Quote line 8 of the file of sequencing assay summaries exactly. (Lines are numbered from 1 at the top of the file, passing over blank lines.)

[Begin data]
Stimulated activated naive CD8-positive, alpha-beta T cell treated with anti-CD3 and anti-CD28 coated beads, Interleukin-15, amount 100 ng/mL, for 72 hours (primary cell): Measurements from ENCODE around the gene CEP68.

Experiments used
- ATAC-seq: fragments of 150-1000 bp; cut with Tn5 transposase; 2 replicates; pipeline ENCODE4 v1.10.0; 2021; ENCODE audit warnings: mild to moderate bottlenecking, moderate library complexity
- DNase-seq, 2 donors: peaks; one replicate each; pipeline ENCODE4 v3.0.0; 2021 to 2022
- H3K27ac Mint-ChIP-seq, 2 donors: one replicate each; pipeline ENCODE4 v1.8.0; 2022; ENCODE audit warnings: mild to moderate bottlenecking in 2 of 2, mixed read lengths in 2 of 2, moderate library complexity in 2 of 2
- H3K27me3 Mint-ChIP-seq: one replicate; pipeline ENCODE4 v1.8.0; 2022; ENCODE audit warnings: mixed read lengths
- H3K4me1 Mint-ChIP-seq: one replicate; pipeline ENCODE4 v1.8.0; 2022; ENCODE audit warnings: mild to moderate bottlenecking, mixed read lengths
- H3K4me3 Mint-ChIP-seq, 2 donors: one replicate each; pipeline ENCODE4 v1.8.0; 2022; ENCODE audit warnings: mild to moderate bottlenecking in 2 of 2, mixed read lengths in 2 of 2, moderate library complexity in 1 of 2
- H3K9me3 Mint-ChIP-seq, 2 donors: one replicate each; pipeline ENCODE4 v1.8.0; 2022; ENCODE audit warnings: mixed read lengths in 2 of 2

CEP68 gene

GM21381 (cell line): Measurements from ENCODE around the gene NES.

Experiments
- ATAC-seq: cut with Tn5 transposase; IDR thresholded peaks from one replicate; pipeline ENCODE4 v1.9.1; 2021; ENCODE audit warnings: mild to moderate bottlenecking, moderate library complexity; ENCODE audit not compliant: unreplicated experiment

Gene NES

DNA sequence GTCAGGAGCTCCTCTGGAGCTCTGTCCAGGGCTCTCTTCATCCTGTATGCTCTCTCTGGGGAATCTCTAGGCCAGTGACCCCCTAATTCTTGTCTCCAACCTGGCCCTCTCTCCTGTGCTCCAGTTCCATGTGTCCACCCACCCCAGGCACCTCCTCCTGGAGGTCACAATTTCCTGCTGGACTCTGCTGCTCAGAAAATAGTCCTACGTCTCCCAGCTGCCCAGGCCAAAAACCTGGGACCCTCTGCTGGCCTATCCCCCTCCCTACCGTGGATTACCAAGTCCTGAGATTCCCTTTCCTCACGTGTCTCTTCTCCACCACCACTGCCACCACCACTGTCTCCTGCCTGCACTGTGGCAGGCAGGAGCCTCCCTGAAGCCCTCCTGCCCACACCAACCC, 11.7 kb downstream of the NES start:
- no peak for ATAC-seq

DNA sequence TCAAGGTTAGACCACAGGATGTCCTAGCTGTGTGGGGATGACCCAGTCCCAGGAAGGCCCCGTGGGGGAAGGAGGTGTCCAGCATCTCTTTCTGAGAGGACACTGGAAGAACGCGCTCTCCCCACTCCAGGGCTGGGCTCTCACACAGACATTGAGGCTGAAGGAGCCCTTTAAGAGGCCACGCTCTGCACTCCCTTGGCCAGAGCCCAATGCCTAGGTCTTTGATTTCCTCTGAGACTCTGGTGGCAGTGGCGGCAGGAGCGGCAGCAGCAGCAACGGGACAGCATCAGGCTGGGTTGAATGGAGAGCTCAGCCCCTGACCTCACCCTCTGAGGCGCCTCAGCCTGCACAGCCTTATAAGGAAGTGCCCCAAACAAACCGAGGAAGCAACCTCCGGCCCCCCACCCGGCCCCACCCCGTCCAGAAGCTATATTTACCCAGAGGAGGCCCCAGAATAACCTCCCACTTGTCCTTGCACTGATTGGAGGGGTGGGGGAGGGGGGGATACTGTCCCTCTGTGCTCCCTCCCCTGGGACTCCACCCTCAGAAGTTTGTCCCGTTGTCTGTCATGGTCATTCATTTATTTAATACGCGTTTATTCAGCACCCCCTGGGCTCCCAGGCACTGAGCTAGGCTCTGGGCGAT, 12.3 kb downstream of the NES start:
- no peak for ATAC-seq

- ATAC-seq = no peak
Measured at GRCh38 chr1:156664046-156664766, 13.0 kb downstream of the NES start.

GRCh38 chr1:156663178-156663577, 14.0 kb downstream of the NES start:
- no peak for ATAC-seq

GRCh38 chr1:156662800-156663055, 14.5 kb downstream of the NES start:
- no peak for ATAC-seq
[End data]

- H3K4me3 Mint-ChIP-seq, 2 donors: one replicate each; pipeline ENCODE4 v1.8.0; 2022; ENCODE audit warnings: mild to moderate bottlenecking in 2 of 2, mixed read lengths in 2 of 2, moderate library complexity in 1 of 2